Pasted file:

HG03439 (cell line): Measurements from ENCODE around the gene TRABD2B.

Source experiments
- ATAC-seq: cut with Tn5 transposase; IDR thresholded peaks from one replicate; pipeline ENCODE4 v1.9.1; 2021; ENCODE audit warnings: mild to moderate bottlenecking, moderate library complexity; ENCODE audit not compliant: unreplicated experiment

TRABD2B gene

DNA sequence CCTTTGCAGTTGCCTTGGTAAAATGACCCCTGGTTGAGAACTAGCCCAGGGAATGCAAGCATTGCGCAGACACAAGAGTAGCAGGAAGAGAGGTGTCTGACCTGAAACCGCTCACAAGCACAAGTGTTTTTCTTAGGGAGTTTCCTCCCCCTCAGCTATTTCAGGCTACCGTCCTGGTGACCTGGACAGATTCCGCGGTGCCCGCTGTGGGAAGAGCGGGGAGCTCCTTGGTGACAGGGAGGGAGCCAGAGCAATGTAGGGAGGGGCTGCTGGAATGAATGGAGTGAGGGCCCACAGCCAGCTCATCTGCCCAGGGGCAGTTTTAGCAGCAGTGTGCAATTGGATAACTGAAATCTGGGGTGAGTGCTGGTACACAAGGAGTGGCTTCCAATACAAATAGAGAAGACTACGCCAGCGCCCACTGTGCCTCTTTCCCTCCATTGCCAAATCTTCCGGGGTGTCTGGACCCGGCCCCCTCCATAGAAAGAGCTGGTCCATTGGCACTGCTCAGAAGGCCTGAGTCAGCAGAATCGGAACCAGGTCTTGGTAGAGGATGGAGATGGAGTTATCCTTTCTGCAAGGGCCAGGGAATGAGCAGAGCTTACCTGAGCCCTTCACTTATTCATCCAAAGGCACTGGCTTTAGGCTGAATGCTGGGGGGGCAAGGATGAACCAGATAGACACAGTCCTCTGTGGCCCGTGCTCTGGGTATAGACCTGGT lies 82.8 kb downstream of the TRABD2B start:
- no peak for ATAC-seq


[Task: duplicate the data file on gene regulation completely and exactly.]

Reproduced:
HG03439 (cell line): Measurements from ENCODE around the gene TRABD2B.

Source experiments
- ATAC-seq: cut with Tn5 transposase; IDR thresholded peaks from one replicate; pipeline ENCODE4 v1.9.1; 2021; ENCODE audit warnings: mild to moderate bottlenecking, moderate library complexity; ENCODE audit not compliant: unreplicated experiment

TRABD2B gene

DNA sequence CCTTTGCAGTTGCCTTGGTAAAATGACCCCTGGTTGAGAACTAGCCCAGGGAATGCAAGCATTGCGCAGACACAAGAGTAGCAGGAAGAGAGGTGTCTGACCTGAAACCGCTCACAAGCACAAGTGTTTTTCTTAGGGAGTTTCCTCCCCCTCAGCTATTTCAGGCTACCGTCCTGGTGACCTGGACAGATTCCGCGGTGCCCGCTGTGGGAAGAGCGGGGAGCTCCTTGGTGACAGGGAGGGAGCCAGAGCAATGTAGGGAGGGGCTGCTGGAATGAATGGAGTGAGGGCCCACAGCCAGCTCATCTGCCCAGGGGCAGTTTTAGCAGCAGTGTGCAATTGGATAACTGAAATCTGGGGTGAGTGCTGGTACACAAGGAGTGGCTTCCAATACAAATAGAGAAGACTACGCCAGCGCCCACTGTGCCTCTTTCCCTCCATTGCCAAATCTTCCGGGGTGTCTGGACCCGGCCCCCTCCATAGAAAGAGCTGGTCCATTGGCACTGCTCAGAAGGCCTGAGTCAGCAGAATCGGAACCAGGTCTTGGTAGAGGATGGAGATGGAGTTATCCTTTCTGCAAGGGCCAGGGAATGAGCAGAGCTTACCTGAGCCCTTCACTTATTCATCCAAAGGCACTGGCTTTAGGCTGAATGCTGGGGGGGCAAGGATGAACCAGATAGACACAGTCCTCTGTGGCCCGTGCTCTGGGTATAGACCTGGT lies 82.8 kb downstream of the TRABD2B start:
- no peak for ATAC-seq